I mention all these things because it is tax season once again. The Bureau of Internal Revenue, the government’s main revenue agency, will send out its troops to meet the nation’s revenue needs.
Three years ago, the Duterte administration started its governance with a simple promise: real change for the Filipino people—a stronger economy, reduced poverty rate, higher infrastructure and social development spending, and better-quality government services. All these aim to provide a better, decent, and comfortable life for all law-abiding Filipinos.
Much like in history, our government cannot do this alone. We all have a part to play. On the one hand, the government has to collect sufficient revenues for its projects. On the other hand, the taxpaying public has the important duty of ensuring that our country moves forward through their prompt and correct payment of taxes.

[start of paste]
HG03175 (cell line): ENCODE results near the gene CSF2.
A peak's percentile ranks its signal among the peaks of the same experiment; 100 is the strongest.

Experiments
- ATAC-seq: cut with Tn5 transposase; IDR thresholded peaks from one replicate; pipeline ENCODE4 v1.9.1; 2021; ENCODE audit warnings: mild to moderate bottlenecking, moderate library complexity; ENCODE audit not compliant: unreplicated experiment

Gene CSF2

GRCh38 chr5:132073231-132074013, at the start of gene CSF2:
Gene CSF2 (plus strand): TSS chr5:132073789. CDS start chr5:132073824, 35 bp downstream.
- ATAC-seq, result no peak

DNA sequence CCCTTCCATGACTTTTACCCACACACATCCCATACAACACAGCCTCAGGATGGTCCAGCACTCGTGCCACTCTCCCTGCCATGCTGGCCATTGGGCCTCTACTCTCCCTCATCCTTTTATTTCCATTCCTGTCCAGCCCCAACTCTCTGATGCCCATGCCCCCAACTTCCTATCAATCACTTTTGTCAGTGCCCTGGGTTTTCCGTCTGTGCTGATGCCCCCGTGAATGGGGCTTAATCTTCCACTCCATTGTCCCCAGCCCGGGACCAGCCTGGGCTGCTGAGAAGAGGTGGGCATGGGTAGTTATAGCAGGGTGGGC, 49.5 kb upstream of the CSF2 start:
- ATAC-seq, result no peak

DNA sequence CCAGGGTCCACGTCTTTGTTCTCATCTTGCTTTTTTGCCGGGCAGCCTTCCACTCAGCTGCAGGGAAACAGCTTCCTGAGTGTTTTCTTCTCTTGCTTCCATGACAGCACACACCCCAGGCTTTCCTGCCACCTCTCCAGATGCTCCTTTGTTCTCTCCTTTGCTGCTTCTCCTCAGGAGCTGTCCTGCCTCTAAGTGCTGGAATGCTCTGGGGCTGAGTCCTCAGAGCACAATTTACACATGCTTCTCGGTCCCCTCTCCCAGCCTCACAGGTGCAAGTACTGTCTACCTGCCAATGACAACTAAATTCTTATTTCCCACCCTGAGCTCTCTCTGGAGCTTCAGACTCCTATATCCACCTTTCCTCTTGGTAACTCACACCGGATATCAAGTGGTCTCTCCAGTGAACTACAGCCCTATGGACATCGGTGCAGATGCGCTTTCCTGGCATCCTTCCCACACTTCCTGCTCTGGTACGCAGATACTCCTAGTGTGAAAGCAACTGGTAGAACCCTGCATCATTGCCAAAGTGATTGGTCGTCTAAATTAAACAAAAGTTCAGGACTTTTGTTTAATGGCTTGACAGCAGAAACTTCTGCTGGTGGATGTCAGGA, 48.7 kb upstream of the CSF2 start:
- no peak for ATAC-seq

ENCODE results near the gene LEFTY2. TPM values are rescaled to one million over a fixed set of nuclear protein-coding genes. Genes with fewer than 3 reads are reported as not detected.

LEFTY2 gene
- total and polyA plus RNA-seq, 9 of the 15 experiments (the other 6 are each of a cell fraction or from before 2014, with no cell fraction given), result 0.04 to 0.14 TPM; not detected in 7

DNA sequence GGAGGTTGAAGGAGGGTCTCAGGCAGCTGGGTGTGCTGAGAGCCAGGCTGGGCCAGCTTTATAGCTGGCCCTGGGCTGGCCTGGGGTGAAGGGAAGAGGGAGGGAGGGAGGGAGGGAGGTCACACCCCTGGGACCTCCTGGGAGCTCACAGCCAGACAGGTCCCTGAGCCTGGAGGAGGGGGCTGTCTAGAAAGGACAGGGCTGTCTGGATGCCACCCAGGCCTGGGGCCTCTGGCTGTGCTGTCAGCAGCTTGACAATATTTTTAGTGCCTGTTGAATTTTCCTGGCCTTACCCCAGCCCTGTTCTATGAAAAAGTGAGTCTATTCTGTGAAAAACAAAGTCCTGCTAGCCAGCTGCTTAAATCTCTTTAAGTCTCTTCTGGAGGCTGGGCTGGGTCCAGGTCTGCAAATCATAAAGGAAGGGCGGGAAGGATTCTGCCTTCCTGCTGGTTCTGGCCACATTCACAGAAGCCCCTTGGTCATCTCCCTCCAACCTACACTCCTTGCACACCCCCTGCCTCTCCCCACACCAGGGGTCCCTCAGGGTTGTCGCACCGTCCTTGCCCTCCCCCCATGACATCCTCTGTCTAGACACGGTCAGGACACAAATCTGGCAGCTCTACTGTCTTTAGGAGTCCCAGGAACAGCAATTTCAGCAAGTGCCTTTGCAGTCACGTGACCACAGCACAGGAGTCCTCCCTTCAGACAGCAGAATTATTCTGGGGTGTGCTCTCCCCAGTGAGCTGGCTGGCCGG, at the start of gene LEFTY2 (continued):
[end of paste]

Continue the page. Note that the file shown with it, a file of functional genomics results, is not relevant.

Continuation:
Last year, as you heard, the BIR broke through the 2 trillion-peso-collection-mark, raising 2.18 trillion pesos in revenue. This is 11 percent more than the 2018 figure. As a result of this landmark collection, our tax effort, as you heard, improved to 15.1 percent of GDP, the best rate in 22 years.
This year, the Bureau’s task should be an easier one. The passage of several packages of tax reform such as the TRAIN Law, the Tax Amnesty Law, and recently signed into laws increasing excise taxes on alcohol, tobacco products and e-cigarettes, as well as the digitalization efforts of the Bureau and other administrative reforms have widened the base and simplified the process of tax collection.